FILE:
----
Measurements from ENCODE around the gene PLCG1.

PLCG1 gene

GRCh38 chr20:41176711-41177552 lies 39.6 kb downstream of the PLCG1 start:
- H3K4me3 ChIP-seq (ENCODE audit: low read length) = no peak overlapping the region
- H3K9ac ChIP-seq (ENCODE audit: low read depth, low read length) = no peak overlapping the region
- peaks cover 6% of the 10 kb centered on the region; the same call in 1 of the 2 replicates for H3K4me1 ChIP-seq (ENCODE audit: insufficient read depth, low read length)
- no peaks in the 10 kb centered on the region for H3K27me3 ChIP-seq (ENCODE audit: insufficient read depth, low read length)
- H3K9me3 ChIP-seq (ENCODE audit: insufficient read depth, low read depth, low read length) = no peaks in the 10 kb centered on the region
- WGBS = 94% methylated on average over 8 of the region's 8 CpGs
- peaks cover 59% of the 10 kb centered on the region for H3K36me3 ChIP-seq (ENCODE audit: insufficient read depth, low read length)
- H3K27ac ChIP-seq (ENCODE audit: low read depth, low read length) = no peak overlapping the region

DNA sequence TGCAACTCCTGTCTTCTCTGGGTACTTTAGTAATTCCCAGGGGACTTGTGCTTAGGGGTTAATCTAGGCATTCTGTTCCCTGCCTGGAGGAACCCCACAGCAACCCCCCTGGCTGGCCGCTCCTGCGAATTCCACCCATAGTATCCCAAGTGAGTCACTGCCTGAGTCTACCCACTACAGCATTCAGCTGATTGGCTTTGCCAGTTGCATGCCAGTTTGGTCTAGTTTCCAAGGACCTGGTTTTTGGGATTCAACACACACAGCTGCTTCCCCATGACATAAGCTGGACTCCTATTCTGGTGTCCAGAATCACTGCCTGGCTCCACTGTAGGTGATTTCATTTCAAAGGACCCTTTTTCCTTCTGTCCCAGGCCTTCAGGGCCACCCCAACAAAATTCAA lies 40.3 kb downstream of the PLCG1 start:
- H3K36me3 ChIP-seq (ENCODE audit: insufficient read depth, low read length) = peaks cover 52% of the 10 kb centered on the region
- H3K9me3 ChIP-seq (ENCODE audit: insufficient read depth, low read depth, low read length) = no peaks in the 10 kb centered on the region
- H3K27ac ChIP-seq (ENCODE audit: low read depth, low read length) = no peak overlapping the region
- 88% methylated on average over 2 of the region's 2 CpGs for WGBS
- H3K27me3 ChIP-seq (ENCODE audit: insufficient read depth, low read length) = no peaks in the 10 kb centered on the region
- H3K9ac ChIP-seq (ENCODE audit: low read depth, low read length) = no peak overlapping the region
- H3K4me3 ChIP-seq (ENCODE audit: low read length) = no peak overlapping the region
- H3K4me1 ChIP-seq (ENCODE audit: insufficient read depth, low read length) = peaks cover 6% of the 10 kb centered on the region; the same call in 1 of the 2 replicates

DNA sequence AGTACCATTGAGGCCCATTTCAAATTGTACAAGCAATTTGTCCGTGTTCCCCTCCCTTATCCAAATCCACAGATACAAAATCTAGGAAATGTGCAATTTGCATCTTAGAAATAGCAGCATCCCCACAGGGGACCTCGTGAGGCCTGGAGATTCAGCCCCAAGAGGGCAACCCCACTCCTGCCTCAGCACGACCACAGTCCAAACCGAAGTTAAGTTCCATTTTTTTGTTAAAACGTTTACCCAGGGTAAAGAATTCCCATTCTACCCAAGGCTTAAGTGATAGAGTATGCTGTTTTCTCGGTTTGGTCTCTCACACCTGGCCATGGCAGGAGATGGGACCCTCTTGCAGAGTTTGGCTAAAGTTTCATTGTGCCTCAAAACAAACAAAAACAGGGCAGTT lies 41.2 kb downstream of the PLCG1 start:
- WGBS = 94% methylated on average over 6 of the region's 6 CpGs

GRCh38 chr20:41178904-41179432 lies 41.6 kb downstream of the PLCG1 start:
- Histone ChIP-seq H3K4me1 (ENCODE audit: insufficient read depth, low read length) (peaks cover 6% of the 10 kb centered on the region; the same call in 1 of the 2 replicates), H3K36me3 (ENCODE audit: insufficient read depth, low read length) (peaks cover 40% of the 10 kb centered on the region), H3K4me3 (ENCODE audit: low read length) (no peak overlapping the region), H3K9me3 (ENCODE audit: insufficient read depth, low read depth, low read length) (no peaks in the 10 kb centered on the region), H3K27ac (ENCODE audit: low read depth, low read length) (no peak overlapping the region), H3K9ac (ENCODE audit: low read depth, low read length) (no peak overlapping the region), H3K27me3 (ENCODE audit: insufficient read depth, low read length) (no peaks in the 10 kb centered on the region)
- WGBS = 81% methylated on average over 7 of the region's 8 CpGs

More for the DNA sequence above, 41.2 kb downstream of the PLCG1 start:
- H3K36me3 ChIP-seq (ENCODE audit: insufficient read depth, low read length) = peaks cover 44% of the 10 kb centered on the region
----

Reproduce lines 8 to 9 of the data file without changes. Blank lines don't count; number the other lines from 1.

- H3K9me3 ChIP-seq (ENCODE audit: insufficient read depth, low read depth, low read length) = no peaks in the 10 kb centered on the region
- WGBS = 94% methylated on average over 8 of the region's 8 CpGs